Also zipper and button specialist Riri has developed a series of sustainable products including zippers whose ribbons are made with hemp, linen, silk and certified organic cotton along with man-made ones obtained from recycled nylon and bio-based polyester.


Science-based solutions
The Swiss company Helixa can provide DNA-based solutions that provide full marking and traceability of fibers. The marker it uses is invisible to the naked eye and does not affect the product properties in terms of quality. It is also harmless for humans and the environment, GMO-free and GOTS and Oekotex Standard 100 compliant.
Fibretrace scanner on Acatel fabric
Photo: Maria Cristina Pavarini
Fibretrace scanner on Acatel fabric
Acatel, vertical fabric manufacturer part of the Impetus Group from Portugal, has partnered with Fibretrace and Good Earth Cotton to launch a collection of carbon positive and traceable knits and fabrics, added with the bio-based finishing processes Eco-Print, they consider as the first compostable pigment printing system made from a water-based printing paste, and compostable colors. They added it to Acatel’s E*Retrace collection, a material made with 20% cotton waste from Impetus Group and Ecovero fibers, among other sustainable fibers.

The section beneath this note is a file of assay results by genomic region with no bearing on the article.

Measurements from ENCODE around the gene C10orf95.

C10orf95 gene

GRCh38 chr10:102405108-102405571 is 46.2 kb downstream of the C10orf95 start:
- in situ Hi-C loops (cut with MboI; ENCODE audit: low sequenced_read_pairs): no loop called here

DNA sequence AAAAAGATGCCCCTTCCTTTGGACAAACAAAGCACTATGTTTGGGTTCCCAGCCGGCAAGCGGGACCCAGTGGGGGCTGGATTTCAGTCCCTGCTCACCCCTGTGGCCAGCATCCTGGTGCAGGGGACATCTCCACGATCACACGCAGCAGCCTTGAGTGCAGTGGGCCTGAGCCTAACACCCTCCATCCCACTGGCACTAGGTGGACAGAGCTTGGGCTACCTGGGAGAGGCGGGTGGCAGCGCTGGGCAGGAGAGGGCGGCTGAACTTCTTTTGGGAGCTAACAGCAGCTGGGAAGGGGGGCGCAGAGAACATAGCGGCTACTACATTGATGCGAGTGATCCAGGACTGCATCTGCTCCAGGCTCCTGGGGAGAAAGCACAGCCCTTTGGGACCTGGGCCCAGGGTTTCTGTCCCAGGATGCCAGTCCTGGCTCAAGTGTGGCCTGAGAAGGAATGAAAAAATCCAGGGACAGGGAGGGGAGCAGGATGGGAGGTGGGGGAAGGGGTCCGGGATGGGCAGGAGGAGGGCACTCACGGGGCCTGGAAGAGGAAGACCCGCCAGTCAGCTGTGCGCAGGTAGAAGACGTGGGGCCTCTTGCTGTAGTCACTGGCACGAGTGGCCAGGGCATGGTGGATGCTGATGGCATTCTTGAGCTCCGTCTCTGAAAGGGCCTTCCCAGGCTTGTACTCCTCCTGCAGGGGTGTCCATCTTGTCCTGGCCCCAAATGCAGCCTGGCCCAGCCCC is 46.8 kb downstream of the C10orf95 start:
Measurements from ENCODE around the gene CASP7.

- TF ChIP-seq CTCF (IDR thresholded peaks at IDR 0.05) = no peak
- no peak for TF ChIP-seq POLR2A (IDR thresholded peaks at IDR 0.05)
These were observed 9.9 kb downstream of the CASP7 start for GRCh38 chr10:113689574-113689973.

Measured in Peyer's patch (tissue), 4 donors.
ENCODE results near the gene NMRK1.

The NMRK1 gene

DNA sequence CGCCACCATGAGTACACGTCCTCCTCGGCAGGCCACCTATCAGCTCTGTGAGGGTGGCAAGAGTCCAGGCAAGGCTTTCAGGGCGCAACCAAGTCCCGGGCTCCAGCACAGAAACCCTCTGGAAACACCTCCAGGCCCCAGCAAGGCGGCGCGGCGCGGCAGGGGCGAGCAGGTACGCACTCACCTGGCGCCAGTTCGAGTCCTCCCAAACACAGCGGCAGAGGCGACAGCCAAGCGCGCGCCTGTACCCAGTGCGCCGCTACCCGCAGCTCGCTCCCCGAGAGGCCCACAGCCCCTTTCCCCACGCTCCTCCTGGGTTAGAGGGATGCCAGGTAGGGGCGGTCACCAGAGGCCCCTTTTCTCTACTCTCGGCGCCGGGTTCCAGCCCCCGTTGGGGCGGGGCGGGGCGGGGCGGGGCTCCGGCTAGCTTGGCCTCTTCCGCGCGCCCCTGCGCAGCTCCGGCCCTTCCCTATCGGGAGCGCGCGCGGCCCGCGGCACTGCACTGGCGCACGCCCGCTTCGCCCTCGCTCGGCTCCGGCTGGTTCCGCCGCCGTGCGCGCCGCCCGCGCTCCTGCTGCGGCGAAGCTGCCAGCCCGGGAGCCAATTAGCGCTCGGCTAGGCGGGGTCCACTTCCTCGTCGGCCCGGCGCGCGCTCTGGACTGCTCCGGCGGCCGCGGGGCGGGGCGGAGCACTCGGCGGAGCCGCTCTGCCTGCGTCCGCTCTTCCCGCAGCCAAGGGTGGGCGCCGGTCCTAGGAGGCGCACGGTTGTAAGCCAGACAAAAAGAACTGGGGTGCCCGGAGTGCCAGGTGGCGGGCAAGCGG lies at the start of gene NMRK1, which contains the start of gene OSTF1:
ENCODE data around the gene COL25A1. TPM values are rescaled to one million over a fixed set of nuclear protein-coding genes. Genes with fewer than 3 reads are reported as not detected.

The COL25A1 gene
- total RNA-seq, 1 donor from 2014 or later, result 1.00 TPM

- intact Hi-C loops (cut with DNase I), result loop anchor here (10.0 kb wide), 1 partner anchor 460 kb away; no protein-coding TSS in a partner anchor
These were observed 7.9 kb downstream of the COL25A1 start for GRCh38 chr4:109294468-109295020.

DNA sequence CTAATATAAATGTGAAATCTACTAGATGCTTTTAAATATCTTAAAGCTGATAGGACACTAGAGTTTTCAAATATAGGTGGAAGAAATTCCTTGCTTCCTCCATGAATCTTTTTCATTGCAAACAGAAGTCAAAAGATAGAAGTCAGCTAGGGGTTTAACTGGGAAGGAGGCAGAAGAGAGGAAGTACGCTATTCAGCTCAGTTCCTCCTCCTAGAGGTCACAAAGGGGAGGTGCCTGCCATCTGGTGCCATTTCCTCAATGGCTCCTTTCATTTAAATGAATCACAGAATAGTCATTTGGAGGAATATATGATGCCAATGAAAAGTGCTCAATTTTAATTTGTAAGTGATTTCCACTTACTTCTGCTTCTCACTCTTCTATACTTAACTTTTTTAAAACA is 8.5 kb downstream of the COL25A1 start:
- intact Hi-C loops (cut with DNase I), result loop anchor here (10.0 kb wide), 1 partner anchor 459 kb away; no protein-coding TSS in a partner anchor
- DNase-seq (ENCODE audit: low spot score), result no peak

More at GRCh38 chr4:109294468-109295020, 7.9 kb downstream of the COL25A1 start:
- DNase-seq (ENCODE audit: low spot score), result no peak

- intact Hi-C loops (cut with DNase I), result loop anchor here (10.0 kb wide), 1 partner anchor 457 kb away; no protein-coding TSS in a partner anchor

Within this project they also developed a special Good Earth Cotton knit that uses a bio-based finishing process made of 85% vegetable ingredients, 92% of these being biodegradable and complete with full Fibretrace traceability.

Naia, a family of cellulosic fibers from Eastman Group, has presented an enlarged selection of Naia Renew, a filament and staple fibers produced from 60% sustainably sourced wood pulp and 40% certified recycled waste plastics. As part of this strategy, it has introduced fibers for three new segments - T-shirts, loungewear and sweaters - and, among its aims, it has set the new target to offer 50% Naia Renew fibers out of its total offer by 2025.